I just need a simple yes/no answer (hopefully yes) to confirm I haven't done something stupid here - I'm doing some data analysis and looking at the correlation of 2 variables X and Y over the past 6 years. My correlation over these 6 years comes out in MS Excel as 96% (that is, the usual definition of correlation as detailed here http://office.microsoft.com/en-us/excel-help/correl-HP005209023.aspx): however, my correlations for each of these 6 years are 73%, 84%, 95%, 42%, 84% and 82% supposedly.

Is this possible, that the 6yr correlation is so much higher than any of the individual ones? I was surprised at how much higher the 6-year correlation was than any of the yearly ones. From drawing a picture this seems plausible, but I couldn't find any simple mathematical justification for the fact without things in the formula getting extremely messy, and there are a few hundred data points per year so it's not really feasible to check my data by hand.


There's no reason this couldn't happen, that I can see.

Further, one year (if I am reading your question correctly) has a correlation of 95% and your overall is 96%, which isn't so different.

One way this could happen is if year has an effect on both x and y; in this case, you could have individual correlations of 0 and an overall one that is very high:

year <- rep(2000:2005, each = 100)
x <- year*3 + rnorm(600)
y <- year*3 + rnorm(600)
cor(x[year == 2000],y[year == 2000])
cor(x[year == 2001],y[year == 2001])
cor(x[year == 2002],y[year == 2002])
cor(x[year == 2003],y[year == 2003])
cor(x[year == 2004],y[year == 2004])
cor(x[year == 2005],y[year == 2005])

In this case the relationship between x and y is confounded by time. But that isn't necessary given the values you gave.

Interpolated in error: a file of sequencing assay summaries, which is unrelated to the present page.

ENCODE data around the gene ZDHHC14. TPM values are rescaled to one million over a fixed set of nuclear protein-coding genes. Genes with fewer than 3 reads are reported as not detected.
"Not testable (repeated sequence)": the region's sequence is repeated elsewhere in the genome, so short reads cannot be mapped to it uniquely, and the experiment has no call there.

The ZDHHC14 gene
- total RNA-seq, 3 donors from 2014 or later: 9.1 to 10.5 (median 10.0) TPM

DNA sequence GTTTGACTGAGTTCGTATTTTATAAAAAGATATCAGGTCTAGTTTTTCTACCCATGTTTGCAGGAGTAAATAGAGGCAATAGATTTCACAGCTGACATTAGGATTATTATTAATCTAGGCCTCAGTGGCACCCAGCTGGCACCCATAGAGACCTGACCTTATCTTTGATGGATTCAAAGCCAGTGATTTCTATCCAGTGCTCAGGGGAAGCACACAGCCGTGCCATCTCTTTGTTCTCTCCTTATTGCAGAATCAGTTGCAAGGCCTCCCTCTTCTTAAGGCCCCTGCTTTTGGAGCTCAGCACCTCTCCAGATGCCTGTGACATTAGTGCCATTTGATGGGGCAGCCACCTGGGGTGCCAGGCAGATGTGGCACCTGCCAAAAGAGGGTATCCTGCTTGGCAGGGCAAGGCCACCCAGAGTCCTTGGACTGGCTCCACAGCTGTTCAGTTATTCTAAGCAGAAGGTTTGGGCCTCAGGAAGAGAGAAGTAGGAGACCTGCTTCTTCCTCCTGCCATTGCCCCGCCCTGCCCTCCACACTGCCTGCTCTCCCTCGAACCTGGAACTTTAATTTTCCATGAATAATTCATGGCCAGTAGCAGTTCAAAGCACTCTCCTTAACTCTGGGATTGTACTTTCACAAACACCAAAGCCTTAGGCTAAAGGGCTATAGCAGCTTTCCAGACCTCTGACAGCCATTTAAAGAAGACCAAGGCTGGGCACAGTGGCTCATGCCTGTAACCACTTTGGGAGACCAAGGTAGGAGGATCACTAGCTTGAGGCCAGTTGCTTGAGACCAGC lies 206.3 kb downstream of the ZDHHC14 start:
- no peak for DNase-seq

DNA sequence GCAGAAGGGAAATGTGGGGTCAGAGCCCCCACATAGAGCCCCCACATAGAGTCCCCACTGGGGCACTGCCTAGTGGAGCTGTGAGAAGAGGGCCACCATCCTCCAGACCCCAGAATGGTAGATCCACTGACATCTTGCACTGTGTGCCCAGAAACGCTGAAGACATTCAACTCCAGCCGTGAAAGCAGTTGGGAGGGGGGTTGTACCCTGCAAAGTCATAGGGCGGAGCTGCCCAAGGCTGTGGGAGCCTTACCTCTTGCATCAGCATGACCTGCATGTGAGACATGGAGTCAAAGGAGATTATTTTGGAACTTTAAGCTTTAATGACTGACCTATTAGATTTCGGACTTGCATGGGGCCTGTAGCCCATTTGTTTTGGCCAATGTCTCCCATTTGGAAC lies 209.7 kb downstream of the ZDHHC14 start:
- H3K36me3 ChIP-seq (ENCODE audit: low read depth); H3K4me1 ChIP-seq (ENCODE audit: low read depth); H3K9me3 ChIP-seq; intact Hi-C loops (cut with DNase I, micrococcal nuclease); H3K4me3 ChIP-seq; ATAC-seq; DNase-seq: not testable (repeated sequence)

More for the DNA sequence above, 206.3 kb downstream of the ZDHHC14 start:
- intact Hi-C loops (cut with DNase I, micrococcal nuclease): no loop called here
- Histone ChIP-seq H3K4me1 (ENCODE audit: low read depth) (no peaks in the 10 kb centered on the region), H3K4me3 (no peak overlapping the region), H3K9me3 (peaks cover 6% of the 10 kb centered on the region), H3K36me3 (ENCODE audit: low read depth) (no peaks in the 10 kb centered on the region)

• 1
    $\begingroup$ You probably want library(plyr); d <- data.frame(x, y, year); ddply(d, .(year), summarize, r=cor(x, y)) :-) $\endgroup$ – chl Nov 1 '12 at 12:23
  • $\begingroup$ @chl Yeah, I really should learn plyr, it simplifies things. But my code does the same thing, doesn't it? (Just more verbose). (I am still more of a SAS person than an R person). $\endgroup$ – Peter Flom Nov 1 '12 at 12:30
  • $\begingroup$ Agreed that one year wasn't so different, I guess it was more the 42% year which surprised me when I broke things down annually - looking at it again though I think you're completely right, it's clear if you draw the picture corresponding to your example that you get exactly the result I was asking about. Thanks for your help! $\endgroup$ – Ben Nov 1 '12 at 12:36
  • $\begingroup$ Indeed, Peter, we got the same results. I agree that plyr can be really useful sometimes, although I tend to stick to base R functions. $\endgroup$ – chl Nov 1 '12 at 12:43

Yes, this is possible. Indeed, it's not just possible but a fairly common situation. For example I was looking recently at time series data (1987-2011) for world oil and natural gas prices (adjusted for general price inflation), and found that the correlation over the whole time period was higher than that over either half of the period. The reason is that both prices are on an upward trend, but the correlation coefficients for the shorter periods are more influenced by differences in fluctuations about the trend.


Your Answer

By clicking “Post Your Answer”, you agree to our terms of service, privacy policy and cookie policy

Not the answer you're looking for? Browse other questions tagged or ask your own question.